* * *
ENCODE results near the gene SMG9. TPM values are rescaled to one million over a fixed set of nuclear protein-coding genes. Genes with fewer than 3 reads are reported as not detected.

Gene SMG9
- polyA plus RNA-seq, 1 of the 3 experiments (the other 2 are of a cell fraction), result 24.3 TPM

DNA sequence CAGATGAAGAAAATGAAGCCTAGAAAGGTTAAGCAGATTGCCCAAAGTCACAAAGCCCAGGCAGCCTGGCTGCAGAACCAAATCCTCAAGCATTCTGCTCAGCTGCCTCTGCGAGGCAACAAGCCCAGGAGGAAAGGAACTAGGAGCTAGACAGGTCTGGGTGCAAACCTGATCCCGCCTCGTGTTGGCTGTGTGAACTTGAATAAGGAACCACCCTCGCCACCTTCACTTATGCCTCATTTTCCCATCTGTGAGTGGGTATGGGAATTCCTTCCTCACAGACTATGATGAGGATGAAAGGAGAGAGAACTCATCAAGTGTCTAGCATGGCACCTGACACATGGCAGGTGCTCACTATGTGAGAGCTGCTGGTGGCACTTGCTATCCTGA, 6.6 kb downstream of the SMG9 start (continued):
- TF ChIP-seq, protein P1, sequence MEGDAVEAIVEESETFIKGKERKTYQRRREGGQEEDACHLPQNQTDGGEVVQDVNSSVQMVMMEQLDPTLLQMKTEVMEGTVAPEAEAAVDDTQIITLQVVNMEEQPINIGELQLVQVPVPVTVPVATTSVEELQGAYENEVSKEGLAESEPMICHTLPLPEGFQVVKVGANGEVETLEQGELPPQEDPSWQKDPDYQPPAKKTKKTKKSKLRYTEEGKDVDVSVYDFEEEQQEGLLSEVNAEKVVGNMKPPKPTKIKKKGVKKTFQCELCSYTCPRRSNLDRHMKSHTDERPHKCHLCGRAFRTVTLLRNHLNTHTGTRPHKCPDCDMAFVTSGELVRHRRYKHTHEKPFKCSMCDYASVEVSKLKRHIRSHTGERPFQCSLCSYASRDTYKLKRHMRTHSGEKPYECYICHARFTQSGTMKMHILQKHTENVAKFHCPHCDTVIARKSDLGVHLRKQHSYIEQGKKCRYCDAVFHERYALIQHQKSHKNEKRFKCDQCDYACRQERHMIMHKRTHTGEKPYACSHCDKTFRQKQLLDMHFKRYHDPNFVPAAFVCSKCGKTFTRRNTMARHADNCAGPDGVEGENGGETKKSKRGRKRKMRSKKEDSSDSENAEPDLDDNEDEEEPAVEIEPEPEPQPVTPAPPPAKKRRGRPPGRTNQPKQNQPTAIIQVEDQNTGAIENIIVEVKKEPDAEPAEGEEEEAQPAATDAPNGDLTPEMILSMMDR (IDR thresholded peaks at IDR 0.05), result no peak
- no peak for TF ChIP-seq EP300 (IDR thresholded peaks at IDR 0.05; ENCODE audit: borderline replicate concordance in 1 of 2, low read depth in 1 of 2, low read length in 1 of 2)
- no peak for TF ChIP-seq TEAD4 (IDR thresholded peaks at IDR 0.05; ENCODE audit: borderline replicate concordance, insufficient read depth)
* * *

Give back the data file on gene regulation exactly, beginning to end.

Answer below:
ENCODE results near the gene SMG9. TPM values are rescaled to one million over a fixed set of nuclear protein-coding genes. Genes with fewer than 3 reads are reported as not detected.

Gene SMG9
- polyA plus RNA-seq, 1 of the 3 experiments (the other 2 are of a cell fraction), result 24.3 TPM

DNA sequence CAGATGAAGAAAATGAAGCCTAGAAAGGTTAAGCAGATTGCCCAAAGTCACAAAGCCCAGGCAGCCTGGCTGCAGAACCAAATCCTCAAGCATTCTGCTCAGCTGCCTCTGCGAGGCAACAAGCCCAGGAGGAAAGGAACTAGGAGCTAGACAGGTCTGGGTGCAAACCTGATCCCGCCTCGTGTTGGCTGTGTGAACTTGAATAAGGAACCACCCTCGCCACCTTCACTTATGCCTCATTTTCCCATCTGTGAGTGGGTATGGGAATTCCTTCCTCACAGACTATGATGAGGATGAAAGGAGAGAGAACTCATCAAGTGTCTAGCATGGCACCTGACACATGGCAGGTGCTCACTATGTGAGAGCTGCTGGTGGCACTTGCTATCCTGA, 6.6 kb downstream of the SMG9 start (continued):
- TF ChIP-seq, protein P1, sequence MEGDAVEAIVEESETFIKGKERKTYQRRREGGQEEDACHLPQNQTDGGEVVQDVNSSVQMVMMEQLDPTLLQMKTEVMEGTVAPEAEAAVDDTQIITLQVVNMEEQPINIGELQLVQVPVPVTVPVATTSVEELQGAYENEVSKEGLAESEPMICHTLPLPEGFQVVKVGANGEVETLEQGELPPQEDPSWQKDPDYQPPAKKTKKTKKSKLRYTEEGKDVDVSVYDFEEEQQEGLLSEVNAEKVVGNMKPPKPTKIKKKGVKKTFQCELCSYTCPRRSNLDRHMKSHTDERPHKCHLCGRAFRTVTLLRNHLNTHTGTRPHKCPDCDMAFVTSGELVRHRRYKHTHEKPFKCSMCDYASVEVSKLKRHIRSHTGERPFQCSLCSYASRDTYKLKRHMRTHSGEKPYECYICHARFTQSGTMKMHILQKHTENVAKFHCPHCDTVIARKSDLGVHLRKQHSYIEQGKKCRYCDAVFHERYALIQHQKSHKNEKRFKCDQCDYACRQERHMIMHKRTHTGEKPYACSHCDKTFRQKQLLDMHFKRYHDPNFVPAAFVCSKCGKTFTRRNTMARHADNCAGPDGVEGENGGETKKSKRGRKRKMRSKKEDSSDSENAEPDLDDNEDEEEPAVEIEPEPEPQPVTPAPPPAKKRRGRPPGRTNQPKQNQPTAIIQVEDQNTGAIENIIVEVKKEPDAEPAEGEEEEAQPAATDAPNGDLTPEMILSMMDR (IDR thresholded peaks at IDR 0.05), result no peak
- no peak for TF ChIP-seq EP300 (IDR thresholded peaks at IDR 0.05; ENCODE audit: borderline replicate concordance in 1 of 2, low read depth in 1 of 2, low read length in 1 of 2)
- no peak for TF ChIP-seq TEAD4 (IDR thresholded peaks at IDR 0.05; ENCODE audit: borderline replicate concordance, insufficient read depth)